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Amid the legion of uncertainties surrounding Brexit is there much that can be said with some degree of confidence? Economic forecasts are hardly renowned for their accuracy, but they provide a starting point for thinking about the potential economic effects of Brexit.
Among think tanks, private sector groups and international organisations there’s a broad consensus that a no-deal exit would hit growth hard this year. But most forecasters think that even with a no deal the UK would probably skirt a serious recession, with its growth rate dropping from a lacklustre 1.4% in 2018 to around just 0.3% this year.
At this point the consensus breaks down. Some forecasters think after the initial shock activity would bounce back in 2020. Others believe the damage would be longer lasting and would keep growth around the 0.3% mark in 2020 too. The ratings agency S&P is the most pessimistic of the forecasters we’ve seen. It thinks a no-deal Brexit would generate a “moderate recession lasting four or five quarters”.
Last year was a tough one for investors, with global equity markets falling 10% overall. For UK investors most major asset classes – equities, bonds and residential property – either fell in value or saw only small gains.
Here is a choice selection of the "and finally" news stories from the Monday Briefing in 2018. The Monday Briefing is taking a break until Monday 14th January. In the meantime the Deloitte economics team - Ian, Debo and Tom - wish you a merry Christmas and a happy New Year.
Our Christmas Quiz offers an eclectic test of knowledge of economics and business. The answers and a brief explanation of the factors at work are at the end of this note.
The global recovery since the financial crisis has not been vigorous. But it has been running for 11 years and it has absorbed a lot of workers. Globally a record 3.3 billion people are in work, 14% more than ten years ago.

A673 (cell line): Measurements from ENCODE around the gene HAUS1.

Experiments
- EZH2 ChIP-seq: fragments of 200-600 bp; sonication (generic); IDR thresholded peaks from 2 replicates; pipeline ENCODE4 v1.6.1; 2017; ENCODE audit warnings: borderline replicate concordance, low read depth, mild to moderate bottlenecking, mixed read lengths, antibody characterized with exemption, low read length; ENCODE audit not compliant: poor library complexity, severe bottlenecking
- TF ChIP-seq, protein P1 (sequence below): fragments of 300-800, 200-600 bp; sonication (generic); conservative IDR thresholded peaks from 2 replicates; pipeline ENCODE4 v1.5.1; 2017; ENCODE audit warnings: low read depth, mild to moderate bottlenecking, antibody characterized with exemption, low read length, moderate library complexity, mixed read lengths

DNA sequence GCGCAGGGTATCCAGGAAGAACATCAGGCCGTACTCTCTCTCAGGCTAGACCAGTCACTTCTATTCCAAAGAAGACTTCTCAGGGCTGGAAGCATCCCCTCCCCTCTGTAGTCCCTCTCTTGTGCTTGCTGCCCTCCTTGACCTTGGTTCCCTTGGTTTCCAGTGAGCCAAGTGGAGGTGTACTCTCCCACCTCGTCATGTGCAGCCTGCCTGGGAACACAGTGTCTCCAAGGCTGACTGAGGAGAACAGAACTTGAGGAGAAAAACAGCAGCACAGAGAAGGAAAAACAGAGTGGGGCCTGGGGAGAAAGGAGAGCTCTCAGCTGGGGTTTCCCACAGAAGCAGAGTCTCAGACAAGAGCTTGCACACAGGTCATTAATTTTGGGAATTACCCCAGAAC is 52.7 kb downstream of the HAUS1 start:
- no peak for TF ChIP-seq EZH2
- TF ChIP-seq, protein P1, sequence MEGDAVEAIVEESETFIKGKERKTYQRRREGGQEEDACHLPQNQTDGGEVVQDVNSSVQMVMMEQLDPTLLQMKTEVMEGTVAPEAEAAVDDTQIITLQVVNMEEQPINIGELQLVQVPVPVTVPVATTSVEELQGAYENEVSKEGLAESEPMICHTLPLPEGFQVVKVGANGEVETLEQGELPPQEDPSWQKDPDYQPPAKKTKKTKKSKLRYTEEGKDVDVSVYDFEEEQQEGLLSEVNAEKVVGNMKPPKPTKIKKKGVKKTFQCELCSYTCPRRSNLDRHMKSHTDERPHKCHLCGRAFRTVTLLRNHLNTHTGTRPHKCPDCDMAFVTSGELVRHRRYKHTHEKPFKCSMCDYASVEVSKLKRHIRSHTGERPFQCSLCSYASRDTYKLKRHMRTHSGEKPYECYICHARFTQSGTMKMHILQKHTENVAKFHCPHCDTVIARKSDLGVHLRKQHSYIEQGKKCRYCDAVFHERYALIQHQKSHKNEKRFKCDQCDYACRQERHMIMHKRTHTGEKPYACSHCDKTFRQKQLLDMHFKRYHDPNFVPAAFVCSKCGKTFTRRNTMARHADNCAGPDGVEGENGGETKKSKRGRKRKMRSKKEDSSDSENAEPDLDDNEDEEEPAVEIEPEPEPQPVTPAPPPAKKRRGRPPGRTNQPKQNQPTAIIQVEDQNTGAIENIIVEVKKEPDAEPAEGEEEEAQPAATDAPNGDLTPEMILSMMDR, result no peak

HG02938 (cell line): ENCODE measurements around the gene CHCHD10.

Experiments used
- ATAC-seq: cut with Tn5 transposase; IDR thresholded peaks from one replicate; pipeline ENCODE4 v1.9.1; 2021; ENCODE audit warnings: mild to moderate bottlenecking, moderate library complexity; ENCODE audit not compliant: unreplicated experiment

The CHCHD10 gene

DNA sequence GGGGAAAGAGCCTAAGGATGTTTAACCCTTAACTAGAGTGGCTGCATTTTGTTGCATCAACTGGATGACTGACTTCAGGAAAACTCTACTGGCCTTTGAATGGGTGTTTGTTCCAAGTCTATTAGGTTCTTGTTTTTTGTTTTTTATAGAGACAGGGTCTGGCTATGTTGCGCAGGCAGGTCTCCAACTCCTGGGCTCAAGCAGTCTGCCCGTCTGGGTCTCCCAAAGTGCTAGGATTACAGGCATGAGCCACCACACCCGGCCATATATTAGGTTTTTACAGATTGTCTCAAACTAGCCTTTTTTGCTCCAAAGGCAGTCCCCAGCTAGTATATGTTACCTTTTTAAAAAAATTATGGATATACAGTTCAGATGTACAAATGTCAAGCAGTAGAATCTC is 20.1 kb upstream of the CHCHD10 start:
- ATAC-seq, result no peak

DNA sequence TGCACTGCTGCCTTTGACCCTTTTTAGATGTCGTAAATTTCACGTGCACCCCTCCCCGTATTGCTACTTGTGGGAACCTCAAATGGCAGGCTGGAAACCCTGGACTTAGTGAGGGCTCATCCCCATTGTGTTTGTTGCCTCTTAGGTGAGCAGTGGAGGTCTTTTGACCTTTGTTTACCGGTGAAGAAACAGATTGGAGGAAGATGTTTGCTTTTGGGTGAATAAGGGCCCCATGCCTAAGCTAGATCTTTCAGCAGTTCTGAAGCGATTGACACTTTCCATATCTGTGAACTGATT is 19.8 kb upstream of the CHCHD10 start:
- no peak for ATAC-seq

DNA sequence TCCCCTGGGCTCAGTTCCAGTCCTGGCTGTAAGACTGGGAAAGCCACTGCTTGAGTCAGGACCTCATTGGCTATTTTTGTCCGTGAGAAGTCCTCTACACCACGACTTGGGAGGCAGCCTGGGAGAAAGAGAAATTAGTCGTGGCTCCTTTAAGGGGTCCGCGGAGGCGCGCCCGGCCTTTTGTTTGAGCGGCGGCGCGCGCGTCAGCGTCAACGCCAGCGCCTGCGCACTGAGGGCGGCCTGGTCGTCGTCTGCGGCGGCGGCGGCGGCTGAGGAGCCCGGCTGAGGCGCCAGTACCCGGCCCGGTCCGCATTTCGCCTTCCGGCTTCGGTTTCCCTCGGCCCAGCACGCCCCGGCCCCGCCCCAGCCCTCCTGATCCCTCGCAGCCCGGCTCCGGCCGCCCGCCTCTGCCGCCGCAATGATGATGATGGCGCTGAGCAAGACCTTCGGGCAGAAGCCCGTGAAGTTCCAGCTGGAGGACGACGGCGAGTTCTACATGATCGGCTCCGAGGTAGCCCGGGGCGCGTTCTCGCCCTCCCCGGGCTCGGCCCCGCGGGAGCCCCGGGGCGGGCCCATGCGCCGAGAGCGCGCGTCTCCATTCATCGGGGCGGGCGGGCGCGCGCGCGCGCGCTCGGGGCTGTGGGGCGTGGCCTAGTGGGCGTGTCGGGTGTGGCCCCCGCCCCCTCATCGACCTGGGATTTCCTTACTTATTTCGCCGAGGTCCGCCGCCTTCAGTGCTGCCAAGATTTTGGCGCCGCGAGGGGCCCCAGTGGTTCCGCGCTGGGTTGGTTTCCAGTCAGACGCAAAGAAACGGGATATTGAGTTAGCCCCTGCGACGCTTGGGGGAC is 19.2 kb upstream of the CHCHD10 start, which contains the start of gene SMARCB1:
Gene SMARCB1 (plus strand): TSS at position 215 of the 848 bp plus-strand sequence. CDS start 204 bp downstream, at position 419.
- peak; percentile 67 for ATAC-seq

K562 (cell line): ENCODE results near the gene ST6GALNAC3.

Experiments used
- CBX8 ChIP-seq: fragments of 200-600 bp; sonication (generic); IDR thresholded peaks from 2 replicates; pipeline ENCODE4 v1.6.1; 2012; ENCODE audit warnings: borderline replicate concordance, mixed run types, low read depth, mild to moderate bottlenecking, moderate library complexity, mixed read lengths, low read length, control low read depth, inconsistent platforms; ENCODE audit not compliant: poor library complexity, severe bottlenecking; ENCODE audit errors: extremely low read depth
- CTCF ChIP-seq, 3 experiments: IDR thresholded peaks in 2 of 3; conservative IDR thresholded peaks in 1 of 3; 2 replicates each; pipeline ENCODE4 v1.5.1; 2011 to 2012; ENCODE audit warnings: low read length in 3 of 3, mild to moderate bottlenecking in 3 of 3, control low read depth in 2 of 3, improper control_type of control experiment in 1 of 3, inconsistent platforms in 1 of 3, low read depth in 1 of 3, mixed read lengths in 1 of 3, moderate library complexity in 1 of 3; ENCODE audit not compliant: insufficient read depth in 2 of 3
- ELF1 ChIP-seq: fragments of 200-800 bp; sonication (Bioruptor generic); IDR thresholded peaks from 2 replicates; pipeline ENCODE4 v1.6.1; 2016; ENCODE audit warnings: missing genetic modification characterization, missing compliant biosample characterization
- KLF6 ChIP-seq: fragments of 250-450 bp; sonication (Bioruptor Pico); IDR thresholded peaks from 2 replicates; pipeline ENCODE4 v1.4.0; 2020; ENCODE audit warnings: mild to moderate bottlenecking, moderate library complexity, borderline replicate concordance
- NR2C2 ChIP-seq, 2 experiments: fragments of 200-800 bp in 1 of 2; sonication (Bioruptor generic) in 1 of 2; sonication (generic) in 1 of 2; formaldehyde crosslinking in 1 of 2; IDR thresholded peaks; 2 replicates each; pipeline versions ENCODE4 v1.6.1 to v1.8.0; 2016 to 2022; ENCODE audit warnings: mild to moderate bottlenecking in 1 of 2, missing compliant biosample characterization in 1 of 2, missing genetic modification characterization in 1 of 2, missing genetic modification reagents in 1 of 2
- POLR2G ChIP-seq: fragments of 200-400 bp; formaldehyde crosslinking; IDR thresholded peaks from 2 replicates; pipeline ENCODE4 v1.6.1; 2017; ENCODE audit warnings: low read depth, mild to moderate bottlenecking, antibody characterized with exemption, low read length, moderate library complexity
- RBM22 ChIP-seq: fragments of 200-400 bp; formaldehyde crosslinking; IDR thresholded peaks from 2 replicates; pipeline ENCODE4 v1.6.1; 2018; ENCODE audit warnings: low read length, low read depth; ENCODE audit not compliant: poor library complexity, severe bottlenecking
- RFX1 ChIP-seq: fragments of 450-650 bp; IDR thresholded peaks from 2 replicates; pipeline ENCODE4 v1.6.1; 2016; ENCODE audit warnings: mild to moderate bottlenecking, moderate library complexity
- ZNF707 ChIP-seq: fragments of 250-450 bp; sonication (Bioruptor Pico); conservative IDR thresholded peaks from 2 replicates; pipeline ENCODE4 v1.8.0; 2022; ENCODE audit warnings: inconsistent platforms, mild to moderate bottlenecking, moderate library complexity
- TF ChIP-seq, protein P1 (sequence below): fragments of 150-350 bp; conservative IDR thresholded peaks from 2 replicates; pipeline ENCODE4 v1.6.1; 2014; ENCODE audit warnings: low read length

Depending on how Brexit goes 2019 could see UK growth accelerate or almost grind to a halt. So, say two forecasting groups which have modelled the economic effects of the UK’s exit from the EU.
In time, breakneck growth in the early stages of industrialisation gives way to slower growth. All industrialised nations experience this change as a manufacturing boom fuelled by cheap labour runs its course.
Slowing growth in Europe and emerging markets and October’s equity sell off have got economists pondering when the next recession might strike.
It ended on a high note last week, but overall October was a rotten month for equities. The world equity market has just had its worst month since 2012, with the benchmark MSCI world index down 7% in October. This fall has more than reversed earlier gains, leaving the global index down 3% so far this year.
The UK is running out of workers. At 4.0% the unemployment rate is at the lowest level since the early 1970s. This is below the rate in historically low-unemployment countries including Sweden, Denmark and Canada. A record 832,000 jobs are unfilled in the UK (two of them in the economics team). The attrition rate, the rate at which people change jobs, has shot up to its highest level since records began in 2001.